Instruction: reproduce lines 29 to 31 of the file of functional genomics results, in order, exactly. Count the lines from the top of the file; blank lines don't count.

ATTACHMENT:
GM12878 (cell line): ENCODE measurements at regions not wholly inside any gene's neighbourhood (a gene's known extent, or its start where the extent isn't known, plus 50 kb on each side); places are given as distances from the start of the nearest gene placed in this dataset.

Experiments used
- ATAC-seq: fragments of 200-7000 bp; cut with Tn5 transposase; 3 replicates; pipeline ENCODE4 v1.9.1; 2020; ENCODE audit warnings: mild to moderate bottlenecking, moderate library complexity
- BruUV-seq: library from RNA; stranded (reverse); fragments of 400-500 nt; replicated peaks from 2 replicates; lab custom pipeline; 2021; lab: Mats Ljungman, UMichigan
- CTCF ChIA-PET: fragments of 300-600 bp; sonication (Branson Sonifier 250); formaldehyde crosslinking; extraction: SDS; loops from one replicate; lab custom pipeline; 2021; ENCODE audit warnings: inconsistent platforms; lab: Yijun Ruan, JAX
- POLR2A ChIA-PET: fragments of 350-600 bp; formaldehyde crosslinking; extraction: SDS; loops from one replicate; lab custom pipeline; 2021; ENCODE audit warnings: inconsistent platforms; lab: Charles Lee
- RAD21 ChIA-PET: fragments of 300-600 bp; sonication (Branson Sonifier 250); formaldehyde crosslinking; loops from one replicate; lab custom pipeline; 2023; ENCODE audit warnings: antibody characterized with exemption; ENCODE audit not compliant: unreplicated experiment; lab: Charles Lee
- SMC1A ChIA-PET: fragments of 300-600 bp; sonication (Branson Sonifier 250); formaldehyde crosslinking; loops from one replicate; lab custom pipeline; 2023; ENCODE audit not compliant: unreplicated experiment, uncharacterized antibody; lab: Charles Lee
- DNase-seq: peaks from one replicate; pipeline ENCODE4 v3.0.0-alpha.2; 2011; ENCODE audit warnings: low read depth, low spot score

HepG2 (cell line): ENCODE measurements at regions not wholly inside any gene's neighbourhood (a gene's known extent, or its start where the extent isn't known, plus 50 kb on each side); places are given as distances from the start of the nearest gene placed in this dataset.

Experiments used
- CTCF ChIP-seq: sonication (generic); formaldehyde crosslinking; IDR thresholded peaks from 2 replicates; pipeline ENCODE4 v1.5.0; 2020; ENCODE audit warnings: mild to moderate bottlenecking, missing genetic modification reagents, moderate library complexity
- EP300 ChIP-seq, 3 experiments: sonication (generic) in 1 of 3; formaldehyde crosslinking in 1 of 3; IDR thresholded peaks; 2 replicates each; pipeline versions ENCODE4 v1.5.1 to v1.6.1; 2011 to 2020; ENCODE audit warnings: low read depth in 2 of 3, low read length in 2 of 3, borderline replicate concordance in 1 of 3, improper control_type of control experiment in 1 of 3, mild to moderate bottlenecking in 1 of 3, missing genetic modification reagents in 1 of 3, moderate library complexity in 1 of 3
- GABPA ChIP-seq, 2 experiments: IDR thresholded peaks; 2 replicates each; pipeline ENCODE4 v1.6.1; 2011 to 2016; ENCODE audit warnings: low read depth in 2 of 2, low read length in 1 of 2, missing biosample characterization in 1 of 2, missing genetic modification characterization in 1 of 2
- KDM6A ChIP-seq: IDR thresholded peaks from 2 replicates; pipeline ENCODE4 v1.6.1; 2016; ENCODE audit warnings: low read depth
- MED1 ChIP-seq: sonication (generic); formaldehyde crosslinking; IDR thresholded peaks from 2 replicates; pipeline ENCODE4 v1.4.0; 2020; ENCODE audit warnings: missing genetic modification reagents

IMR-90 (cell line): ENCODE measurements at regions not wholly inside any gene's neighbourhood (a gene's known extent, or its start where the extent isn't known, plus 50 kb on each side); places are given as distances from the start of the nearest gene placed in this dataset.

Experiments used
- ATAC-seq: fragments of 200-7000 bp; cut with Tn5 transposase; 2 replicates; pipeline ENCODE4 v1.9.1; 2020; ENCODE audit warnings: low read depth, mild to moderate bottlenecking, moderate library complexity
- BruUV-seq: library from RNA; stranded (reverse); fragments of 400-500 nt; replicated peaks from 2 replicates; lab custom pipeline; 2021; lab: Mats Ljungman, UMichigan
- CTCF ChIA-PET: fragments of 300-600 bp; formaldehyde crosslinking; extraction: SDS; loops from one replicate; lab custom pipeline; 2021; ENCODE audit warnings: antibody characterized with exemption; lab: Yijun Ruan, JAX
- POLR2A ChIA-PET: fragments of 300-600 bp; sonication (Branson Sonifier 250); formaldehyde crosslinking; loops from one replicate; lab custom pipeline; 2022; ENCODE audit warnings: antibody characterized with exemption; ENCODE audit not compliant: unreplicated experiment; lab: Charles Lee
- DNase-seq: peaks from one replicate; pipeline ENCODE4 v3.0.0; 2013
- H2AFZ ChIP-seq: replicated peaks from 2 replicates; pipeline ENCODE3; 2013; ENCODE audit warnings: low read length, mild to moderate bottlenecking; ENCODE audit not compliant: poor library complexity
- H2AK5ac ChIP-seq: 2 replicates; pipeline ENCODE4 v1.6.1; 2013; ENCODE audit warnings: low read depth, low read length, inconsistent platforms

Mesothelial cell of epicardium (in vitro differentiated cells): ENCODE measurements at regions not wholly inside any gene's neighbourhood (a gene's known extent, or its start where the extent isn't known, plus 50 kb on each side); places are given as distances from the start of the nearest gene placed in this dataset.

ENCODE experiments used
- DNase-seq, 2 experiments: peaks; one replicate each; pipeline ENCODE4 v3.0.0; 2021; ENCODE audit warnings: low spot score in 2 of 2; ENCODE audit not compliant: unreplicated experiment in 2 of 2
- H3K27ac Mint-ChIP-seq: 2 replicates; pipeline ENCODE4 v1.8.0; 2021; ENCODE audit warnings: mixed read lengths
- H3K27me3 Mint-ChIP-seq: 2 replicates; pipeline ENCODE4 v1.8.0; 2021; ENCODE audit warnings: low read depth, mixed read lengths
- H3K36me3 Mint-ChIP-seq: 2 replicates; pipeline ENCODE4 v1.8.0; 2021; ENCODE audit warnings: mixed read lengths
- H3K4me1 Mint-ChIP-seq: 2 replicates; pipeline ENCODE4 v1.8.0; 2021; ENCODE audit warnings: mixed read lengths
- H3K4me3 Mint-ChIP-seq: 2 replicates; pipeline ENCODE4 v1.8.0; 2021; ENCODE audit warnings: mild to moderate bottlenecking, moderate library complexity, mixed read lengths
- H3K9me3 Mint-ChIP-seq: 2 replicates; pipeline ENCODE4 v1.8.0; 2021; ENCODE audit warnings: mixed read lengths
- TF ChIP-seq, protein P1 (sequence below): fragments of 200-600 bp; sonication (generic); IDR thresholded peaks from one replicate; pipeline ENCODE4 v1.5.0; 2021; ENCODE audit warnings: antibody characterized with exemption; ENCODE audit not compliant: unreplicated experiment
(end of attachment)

- H3K27ac Mint-ChIP-seq: 2 replicates; pipeline ENCODE4 v1.8.0; 2021; ENCODE audit warnings: mixed read lengths
- H3K27me3 Mint-ChIP-seq: 2 replicates; pipeline ENCODE4 v1.8.0; 2021; ENCODE audit warnings: low read depth, mixed read lengths
- H3K36me3 Mint-ChIP-seq: 2 replicates; pipeline ENCODE4 v1.8.0; 2021; ENCODE audit warnings: mixed read lengths